A total solar eclipse is about to occur once again on July 2. If you missed out on the total solar eclipse that happened in August 2017, this is another chance for people to be able to see the celestial spectacle once again. The upcoming eclipse is expected to last for four minutes and 33 seconds at its peak, longer than the two minutes and 40 seconds two years ago. NASA confirms that the solar eclipse will start off from the coast of New Zealand and reach its totality in parts of South Pacific, Chile and Argentina. This will be the only total solar eclipse to take place in 2019.
The total solar eclipse will be visible for a very small period of time, and it will vary depending on the region you’re in. Bloomberg reports that viewers in San Juan in Argentina are expected to see 36 seconds of totality and those in La Silla in Chile will be able to see one minute and 53 seconds of the total solar eclipse. As a result, more than a quarter-million visitors are expected to descend to Elqui Valley in Chile around the time of eclipse in July.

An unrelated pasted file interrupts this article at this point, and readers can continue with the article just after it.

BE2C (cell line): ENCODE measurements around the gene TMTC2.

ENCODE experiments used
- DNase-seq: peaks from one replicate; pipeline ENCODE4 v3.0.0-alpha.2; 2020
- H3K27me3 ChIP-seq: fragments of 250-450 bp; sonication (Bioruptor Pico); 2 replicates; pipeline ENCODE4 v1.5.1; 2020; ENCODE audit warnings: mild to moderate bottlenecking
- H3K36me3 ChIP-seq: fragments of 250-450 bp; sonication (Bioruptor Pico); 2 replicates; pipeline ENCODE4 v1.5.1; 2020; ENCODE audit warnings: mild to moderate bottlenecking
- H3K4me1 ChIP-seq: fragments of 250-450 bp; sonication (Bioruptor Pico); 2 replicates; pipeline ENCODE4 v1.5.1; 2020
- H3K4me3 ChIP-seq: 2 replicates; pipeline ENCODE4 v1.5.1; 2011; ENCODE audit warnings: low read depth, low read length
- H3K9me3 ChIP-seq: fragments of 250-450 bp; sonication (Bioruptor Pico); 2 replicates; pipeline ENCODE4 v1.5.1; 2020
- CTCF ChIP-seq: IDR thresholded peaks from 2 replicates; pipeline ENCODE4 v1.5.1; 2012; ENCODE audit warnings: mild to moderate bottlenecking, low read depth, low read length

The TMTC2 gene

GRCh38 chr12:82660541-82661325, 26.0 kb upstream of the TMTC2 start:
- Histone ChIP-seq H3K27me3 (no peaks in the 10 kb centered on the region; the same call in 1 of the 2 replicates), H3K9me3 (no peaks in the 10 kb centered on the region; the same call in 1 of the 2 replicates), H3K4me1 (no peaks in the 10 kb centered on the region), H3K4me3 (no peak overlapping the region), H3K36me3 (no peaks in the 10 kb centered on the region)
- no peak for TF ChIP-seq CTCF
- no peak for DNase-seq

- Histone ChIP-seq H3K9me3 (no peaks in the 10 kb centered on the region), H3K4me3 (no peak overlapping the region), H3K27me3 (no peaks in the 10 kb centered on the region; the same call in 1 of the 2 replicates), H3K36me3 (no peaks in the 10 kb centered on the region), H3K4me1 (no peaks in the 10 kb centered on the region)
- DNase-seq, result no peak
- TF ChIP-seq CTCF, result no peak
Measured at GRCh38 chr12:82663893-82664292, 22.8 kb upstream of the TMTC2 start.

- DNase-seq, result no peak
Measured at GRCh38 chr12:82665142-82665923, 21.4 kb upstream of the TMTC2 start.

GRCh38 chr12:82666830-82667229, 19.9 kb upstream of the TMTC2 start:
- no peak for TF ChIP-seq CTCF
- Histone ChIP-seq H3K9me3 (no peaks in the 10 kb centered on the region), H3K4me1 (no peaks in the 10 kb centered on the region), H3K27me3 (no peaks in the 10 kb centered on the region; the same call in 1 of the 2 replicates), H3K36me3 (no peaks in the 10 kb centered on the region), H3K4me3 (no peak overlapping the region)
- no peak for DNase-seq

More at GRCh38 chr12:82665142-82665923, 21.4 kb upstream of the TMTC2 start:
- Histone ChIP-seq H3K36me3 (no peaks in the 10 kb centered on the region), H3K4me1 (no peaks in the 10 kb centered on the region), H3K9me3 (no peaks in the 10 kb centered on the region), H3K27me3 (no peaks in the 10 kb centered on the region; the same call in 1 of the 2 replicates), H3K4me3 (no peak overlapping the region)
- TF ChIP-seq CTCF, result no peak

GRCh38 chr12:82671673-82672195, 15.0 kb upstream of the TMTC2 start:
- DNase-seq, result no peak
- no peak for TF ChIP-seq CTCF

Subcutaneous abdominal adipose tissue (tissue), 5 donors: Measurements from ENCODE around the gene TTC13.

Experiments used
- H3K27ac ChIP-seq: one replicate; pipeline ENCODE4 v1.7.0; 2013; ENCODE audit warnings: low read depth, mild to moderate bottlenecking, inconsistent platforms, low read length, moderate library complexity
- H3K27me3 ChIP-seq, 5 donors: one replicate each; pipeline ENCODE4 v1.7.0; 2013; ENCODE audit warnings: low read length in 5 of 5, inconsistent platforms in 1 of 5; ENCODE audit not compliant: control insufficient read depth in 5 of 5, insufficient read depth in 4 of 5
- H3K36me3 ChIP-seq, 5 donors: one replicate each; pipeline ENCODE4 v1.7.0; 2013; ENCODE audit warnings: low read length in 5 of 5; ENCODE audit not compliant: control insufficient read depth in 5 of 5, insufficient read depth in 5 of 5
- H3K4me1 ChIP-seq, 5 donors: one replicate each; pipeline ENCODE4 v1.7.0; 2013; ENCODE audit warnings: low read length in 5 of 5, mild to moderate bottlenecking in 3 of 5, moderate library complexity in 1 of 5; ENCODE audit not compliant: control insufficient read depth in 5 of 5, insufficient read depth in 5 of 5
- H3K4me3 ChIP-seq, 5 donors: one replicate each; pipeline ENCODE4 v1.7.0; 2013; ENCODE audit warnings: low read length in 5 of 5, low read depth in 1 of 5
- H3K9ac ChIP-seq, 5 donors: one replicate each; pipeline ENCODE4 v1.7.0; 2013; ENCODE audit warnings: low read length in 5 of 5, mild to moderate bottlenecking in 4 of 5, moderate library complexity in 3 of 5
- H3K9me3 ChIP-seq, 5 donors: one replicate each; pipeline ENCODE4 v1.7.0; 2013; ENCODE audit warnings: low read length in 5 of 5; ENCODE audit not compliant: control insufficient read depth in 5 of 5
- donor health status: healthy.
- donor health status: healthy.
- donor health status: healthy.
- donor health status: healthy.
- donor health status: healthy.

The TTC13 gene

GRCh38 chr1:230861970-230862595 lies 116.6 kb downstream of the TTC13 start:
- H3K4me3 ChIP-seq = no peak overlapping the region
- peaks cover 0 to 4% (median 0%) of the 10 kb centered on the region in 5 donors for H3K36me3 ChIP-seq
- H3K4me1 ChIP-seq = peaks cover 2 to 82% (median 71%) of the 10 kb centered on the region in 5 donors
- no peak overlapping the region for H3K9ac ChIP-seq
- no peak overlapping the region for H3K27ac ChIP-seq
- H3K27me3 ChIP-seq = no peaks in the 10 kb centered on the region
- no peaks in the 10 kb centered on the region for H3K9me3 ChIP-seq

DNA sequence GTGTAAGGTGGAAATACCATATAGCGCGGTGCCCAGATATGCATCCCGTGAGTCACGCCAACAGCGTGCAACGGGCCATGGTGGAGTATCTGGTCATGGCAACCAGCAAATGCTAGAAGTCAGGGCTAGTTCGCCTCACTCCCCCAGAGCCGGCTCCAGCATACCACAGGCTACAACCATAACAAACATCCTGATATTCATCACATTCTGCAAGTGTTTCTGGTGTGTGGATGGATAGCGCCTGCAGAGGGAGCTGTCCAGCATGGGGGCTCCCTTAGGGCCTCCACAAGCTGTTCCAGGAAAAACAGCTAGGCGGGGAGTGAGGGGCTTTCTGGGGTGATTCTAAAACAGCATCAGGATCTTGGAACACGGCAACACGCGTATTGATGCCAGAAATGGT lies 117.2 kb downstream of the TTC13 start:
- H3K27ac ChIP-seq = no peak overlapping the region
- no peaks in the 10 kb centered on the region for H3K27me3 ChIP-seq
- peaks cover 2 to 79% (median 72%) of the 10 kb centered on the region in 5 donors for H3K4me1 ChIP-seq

Partial eclipses will be seen in Ecuador, Brazil, Uruguay, and Paraguay as well, but the weather should be ideal for visibility. Space.com reports that the partial eclipse will start at 12:55pm EDT (10:25pm India time) over the Pacific Ocean. The maximum duration of the eclipse will happen over the Pacific Ocean, so only the observers on boats, ships, or airplanes will be able to catch the eclipse for the longest amount of time.
The report says that the total solar eclipse will first make landfall over Oeno Island, a British territory in the South Pacific Ocean, at 10:24am local time (11:54pm India time). It will reach the coast of Chile near the city of La Serena, cross the Andes Mountains, and graze San Juan in Argentina, which lies just inside the path of totality. The report says that it will barely miss Cordoba and Buenos Aires in Argentina, as well as Montevideo in Uruguay, passing just south of these three cities before heading back out to the Atlantic Ocean. As the solar eclipse is happening at a time when it will be night in India, it will not be visible in the country.
If you miss this total solar eclipse, the next one is slated for December 14, 2020. For those unaware, a total solar eclipse takes place when the Sun, Moon and Earth are in a direct line, and the Moon blocks the light from reaching the Earth, casting a shadow.